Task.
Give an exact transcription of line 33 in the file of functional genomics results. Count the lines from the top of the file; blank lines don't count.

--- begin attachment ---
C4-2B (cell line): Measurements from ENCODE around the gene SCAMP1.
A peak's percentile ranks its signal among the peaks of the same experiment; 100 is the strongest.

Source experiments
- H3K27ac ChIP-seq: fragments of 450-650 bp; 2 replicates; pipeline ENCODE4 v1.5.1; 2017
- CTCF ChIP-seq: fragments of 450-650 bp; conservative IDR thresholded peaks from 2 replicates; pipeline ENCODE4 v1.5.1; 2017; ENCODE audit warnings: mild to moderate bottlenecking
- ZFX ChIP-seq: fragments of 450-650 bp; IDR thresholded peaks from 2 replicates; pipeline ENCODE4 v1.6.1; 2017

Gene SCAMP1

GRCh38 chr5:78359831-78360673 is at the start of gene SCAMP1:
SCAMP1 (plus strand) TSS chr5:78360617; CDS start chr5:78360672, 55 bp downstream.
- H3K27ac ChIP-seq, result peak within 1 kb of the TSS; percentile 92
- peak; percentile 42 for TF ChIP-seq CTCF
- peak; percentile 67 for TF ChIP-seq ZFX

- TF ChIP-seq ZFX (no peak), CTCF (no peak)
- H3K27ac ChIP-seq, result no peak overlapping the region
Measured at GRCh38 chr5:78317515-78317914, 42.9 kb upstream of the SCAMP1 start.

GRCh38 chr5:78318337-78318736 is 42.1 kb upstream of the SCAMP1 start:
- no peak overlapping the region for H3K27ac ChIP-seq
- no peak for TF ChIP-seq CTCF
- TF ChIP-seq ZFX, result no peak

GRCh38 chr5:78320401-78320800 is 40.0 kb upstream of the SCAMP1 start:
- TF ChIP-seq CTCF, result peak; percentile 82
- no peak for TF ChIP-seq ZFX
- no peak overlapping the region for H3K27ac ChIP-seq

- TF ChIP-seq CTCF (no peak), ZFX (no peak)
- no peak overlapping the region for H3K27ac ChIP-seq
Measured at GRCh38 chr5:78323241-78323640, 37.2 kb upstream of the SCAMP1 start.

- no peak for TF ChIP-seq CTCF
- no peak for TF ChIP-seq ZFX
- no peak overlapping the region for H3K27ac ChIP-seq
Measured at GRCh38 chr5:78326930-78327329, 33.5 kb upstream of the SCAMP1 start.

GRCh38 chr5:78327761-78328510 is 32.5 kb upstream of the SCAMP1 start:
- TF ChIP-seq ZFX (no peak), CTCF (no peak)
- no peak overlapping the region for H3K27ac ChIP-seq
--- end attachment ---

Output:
- no peak overlapping the region for H3K27ac ChIP-seq